Purim is a festival of joy and celebration but unfortunately one of a lot of waste too…
I have one daughter and four sons so I think I can be forgiven for indulging my pink side every once in a while. This Purim noisemaker was a creation from some old scrapbooking pieces I had and an old cardboard jewelry box. The result is a pretty spectacular and unique gragger.
Ever have a hard time keeping kids quiet during the megilla? Problem solved with this multi-taking gragger!
Ever have a hard time keeping kids quiet during the megilla? Problem solved with this multi-tasking gragger!
One year, my son wanted to be an elephant for Purim. He’s not the kind of kid that can wear a store-bought costume all day. So, I dressed him in his usual grey hooded sweatshirt and sweatpants and added some extras of my own. I cut elephant ears out of grey felt and pinned them to his hood (he actually kept the hood on!), and made a tail out of the same grey felt material to pin onto the waistline of his sweatpants. We found a trunk mask at a local party store, and we had ourselves a very cute costume!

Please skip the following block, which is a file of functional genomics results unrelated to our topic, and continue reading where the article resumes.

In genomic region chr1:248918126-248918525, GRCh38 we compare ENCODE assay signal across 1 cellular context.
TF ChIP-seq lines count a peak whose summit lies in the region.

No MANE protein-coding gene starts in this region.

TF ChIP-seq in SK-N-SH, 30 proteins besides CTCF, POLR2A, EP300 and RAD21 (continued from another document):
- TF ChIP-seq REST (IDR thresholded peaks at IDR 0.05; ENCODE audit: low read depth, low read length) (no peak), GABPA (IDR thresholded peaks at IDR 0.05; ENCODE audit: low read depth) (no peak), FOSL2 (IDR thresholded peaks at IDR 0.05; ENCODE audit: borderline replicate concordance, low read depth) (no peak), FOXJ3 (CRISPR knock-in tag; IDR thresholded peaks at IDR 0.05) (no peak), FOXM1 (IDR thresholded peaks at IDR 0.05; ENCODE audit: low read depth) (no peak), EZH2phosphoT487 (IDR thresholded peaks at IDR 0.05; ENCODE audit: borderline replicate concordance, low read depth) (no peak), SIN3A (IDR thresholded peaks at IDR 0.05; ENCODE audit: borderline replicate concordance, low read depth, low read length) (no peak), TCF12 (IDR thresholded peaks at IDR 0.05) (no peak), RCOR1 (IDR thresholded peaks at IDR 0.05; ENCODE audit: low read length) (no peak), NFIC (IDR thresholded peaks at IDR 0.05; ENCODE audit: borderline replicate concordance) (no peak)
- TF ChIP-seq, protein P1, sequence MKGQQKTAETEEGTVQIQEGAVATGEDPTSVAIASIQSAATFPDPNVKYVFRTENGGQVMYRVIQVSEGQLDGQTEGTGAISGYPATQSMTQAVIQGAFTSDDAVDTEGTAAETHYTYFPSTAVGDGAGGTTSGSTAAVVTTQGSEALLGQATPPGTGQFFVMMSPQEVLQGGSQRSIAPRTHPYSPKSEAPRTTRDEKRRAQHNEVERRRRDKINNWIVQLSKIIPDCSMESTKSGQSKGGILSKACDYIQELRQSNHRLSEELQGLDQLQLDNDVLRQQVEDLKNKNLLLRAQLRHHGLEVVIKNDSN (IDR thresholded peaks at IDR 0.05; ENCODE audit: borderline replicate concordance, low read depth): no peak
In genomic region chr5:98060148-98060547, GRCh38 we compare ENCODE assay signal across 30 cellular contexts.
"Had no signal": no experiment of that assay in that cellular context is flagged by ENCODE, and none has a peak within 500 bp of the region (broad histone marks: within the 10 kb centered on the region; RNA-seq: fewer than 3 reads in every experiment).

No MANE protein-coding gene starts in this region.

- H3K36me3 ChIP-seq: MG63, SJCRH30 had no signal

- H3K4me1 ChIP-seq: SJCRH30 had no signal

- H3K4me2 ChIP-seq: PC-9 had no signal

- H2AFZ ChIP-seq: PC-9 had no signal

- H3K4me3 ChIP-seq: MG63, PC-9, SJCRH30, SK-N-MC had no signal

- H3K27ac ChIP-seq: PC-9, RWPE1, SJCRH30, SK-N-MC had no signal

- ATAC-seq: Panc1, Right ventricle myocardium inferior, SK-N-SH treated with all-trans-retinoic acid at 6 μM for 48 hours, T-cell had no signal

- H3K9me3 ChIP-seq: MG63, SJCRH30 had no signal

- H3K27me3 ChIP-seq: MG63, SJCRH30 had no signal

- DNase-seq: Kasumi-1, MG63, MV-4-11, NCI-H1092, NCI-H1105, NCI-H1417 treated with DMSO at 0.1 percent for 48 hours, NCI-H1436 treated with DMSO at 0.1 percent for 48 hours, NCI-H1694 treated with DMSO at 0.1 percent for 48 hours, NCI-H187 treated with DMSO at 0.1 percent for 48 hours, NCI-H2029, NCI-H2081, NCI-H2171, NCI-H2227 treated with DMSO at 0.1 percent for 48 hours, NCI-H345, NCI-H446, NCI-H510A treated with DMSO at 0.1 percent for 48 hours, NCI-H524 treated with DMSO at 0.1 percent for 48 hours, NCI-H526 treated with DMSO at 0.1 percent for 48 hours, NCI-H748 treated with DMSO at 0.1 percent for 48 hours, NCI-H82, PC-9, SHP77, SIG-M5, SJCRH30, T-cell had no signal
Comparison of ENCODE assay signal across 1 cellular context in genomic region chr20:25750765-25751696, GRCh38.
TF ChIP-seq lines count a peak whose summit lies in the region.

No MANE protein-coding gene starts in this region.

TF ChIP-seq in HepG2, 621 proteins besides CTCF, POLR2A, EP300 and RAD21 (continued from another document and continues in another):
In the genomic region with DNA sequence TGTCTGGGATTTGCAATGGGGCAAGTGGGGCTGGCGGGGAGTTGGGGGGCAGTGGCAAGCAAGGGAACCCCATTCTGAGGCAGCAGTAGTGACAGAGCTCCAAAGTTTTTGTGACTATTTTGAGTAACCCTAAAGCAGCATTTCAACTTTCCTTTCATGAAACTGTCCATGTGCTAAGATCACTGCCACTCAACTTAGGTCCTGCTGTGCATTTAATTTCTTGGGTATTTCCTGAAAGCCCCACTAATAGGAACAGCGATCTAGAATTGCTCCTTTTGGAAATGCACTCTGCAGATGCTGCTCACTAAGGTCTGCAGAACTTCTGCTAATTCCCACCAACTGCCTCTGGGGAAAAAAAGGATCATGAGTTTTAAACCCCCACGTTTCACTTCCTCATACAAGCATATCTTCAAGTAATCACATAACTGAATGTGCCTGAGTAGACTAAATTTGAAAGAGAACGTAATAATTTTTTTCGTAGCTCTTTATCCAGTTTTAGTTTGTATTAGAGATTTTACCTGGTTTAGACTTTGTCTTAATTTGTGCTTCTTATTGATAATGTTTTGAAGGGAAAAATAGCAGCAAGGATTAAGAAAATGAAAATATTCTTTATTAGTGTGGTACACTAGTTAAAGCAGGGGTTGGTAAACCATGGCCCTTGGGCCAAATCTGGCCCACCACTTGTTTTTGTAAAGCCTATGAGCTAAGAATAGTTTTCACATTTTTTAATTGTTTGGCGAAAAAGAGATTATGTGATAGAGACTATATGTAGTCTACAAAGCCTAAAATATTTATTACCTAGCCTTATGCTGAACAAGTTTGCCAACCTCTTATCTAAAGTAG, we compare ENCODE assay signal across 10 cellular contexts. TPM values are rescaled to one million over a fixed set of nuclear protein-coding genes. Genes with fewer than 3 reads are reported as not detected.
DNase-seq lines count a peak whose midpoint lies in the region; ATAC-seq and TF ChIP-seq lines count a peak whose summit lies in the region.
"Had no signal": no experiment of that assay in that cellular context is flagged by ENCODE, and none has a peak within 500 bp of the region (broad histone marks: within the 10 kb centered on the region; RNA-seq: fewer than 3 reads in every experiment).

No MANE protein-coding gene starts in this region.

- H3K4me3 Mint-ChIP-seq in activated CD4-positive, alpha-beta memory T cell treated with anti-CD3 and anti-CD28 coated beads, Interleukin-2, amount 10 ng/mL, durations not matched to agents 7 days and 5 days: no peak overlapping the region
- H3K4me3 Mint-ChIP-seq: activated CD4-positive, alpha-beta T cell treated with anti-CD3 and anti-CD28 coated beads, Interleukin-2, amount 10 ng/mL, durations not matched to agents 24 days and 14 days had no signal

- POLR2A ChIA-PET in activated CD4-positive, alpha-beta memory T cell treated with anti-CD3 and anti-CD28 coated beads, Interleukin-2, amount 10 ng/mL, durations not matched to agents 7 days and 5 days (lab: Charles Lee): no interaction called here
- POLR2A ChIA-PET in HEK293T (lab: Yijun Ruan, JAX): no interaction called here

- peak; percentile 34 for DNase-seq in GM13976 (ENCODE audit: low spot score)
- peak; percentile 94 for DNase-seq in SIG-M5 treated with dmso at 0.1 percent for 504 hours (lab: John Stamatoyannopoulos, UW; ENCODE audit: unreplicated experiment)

This gragger (noisemaker) has turned into something of a family favorite. The noise isn’t as loud and intense as a standard gragger. The bells make it sound like a cross between a baby’s rattle and a sleigh ride.
Traditionally, Mishloachai Manot (the sending of food) are two food items (from different food groups) sent to at least two friends. Over the years, Mishochai Manot have developed into sometimes elaborate food packages to many friends and family in your community.